April 22, 2009

‘Homophobia’ and Other Imaginary Evils

One of my favorite hobbies is thinking up titles for books that no publisher will ever pay me to write. For example, I’d like to write a history of the paleo/neo conservative schism entitled, First They Came For Mel Bradford. Another of these imaginary titles that I’ve toyed with is Get In Touch With Your Inner Bigot, which would explain that, deep down inside, most people are far less “tolerant” than is acceptable to the archons of political correctness. Ask a few questions of the average citizen on the street, and you’ll find that he harbors at least one attitude that would automatically disqualify him from a university professorship. Yet it can be easily demonstrated that these attitudes—vehemently denounced as hateful prejudice whenever they are expressed by a public figure—are not only quite widespread in society, but are almost always entirely benign.

We see this in the controversy stirred by Miss California Carrie Prejean’s dissent against same-sex marriage, which arguably cost her the Miss USA title. However much I sincerely admire beauty, there are few things that interest me less than who wins beauty contests. Yet in the case of Miss Prejean, we see a perfect example of the totalitarian thought-control impulse of modern liberalism, which marginalizes dissent by coercive approval: Disagreement with the liberal agenda disqualifies one from any position of social prestige, and invites the accusation of mala fides.

In the case of the liberal agenda on gay rights, those who disagree are diagnosed with “homophobia,” a mental illness apparently afflicting a majority of the electorate in 30-odd states which have approved measures prohibiting same-sex marriage. Beyond its implausibility as a psychological disorder—conservatism as a species of insanity being a favorite theme of the Left at least since Theodor Adorno’s “scientific” study of The Authoritarian Personality—the problem with the “homophobia” smear is that this allegedly dangerous tendency does not correlate with any actual evil.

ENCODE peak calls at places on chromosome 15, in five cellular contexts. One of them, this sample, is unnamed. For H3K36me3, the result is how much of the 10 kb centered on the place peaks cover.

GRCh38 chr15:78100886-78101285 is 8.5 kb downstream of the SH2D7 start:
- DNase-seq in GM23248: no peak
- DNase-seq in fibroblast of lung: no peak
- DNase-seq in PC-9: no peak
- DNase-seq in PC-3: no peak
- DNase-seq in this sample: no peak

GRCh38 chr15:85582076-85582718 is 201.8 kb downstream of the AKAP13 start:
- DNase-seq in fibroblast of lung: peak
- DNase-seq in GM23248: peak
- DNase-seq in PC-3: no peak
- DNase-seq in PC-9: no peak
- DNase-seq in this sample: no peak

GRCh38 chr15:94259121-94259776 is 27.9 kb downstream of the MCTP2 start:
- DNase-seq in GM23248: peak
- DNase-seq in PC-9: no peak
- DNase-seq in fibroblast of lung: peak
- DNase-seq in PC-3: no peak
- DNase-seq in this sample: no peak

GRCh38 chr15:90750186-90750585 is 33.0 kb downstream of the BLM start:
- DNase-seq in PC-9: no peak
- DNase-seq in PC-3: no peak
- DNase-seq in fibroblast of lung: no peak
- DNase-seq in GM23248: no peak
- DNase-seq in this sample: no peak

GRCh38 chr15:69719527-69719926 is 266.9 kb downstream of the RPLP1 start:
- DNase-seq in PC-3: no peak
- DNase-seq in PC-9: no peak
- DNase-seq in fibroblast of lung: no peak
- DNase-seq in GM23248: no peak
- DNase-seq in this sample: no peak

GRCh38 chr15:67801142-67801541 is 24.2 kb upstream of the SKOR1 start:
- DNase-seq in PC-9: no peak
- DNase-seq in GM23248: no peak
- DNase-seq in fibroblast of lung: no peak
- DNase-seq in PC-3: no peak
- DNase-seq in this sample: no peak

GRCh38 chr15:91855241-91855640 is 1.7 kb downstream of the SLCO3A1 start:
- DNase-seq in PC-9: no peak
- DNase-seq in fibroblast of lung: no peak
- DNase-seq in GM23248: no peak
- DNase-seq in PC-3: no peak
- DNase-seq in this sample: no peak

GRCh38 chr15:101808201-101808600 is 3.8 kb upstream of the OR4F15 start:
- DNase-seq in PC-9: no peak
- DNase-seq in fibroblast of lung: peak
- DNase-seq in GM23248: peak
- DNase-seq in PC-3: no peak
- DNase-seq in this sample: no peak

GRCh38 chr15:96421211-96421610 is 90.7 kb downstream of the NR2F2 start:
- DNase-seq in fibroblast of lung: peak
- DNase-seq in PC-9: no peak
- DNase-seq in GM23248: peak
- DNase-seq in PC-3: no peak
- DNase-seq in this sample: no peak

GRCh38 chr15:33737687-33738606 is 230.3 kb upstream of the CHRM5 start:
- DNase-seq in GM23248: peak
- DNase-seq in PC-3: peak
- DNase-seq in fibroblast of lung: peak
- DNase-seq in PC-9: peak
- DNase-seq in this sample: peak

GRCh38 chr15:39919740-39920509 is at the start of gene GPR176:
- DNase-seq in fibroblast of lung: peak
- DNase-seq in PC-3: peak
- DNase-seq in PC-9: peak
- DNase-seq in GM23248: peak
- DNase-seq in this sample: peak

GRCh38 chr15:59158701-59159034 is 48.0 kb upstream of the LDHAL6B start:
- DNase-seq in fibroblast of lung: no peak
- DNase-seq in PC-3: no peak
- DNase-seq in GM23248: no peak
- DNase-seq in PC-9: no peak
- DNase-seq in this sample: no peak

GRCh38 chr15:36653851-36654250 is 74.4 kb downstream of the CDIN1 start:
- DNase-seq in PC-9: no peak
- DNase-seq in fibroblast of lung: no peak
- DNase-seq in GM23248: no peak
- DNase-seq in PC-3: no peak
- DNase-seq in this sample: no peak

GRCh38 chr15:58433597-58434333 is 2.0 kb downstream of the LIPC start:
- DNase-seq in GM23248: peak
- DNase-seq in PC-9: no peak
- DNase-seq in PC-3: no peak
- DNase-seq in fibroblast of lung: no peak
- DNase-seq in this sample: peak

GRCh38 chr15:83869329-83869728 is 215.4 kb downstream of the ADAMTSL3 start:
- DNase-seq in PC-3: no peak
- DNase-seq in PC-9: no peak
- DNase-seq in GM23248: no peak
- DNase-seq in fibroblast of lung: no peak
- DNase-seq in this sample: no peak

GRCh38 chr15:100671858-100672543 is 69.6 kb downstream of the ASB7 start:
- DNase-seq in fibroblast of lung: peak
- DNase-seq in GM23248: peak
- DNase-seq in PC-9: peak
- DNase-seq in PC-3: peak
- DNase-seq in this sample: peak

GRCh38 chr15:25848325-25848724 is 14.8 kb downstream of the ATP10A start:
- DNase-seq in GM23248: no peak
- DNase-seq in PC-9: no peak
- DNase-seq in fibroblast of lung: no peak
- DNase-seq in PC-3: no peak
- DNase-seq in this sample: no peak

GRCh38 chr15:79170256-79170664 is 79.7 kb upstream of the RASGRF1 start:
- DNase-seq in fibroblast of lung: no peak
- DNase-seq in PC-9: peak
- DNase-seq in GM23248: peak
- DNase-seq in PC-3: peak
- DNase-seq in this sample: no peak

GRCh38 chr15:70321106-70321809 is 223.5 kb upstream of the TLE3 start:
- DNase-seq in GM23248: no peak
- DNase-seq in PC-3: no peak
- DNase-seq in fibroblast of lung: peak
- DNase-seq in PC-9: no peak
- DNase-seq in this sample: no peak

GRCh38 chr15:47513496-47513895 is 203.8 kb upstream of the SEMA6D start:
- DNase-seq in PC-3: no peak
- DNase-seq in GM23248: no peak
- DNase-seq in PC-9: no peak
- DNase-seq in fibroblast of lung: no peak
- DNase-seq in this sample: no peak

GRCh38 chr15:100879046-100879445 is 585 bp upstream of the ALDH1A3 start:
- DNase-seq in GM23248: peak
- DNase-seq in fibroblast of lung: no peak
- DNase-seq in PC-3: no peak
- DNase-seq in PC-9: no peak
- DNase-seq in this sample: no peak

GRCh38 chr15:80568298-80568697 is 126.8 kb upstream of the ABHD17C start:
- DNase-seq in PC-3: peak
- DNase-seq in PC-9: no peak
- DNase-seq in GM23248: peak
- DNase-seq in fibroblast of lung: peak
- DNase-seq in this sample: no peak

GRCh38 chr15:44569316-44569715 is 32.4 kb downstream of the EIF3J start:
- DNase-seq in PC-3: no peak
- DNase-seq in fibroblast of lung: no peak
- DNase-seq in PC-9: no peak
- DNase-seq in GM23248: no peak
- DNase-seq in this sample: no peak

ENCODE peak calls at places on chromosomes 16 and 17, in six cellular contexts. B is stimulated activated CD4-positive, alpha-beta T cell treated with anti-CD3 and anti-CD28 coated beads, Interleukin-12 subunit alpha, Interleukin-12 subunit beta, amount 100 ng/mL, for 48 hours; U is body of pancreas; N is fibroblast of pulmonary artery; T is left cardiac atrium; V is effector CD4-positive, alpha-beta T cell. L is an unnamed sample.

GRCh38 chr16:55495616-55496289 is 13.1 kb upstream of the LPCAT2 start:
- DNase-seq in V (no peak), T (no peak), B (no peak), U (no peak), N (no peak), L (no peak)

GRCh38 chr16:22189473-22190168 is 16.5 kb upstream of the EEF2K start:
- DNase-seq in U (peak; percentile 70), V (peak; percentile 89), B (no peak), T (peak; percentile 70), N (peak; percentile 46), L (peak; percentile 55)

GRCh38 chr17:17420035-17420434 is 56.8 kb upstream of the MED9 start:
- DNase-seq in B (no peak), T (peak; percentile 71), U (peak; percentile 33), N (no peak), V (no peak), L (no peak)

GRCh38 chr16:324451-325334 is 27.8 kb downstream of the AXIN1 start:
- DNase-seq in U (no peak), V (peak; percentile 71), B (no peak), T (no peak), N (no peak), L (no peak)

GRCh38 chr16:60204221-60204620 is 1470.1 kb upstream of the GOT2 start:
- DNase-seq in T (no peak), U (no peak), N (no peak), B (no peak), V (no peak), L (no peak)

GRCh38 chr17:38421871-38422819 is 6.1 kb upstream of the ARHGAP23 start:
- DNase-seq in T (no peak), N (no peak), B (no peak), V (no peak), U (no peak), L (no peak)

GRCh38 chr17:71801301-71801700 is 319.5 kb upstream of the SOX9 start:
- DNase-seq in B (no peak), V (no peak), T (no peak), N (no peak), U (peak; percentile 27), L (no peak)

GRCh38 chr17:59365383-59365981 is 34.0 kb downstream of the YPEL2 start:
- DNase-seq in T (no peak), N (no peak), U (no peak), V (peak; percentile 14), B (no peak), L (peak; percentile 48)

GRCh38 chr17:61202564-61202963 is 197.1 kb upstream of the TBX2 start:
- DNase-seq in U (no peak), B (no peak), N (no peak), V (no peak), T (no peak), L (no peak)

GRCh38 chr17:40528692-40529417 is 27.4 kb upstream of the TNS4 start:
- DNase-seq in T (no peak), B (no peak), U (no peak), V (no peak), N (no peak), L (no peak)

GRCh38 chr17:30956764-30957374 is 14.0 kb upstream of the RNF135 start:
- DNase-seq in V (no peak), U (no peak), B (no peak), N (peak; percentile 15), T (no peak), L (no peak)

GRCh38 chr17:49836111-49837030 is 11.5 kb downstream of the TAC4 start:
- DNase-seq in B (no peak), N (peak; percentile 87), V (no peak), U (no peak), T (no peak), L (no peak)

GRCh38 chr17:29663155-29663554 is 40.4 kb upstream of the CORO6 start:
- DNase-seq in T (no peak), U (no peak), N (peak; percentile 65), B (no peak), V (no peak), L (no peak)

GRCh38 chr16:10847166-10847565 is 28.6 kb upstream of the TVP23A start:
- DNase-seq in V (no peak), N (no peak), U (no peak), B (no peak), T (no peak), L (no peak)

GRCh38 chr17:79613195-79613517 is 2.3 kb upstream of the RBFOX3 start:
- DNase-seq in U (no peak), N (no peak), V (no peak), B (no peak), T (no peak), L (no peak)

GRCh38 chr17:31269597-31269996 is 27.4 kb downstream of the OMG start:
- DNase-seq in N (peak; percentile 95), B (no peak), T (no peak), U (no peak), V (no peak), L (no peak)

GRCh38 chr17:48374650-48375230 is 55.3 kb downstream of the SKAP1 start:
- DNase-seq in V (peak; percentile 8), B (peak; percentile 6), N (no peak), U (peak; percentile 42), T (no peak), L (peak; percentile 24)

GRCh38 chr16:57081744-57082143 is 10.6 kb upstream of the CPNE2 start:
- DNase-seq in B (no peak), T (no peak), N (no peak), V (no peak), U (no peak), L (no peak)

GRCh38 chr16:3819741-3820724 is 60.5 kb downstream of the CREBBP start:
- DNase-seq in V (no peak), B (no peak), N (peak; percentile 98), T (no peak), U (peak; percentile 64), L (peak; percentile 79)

Nearly all “homophobes” are peaceful, law-abiding citizens who treat the objects of their supposed “phobia” with civility and courtesy. It is the object of the Left to convince homosexuals that they suffer oppression as the result of the intolerance and prejudice of their fellow citizens, yet it is extraordinarily difficult to argue that homosexuals are oppressed—the annual income of gay households, calculated as a per-capita average, far exceeds the income of most married-with-children households—much less that their putative oppression is the result of discrimination at the hands of heterosexual bigots.

Much the same can be said of other thoughtcrimes alleged against conservatives, including “racism.” The chief objection to the routine accusation of “racism” is that it attempts to explain too much. Nearly every element of conservative politics—including support for school choice and opposition to higher taxes—is viewed by liberals through this prism: Conservatives support Candidate X or oppose Policy Y or are concerned about Issue Z because conservatives are racist. This oversold explanatory power of “racism” is similarly applied to the alleged oppression of the designated victims of prejudice: Minority Group A suffers from Social Malady B because of racism.

Thus, controversies such as the current furor over gay rights present a teachable moment, an opportunity to ask reasonable Americans whether the labels and categories of liberalism—“racist,” “sexist,” “extremist,” et cetera—meaningfully describe real dangers to the commonweal, or whether they are merely politicized pejoratives that serve as convenient crutches for weak arguments.

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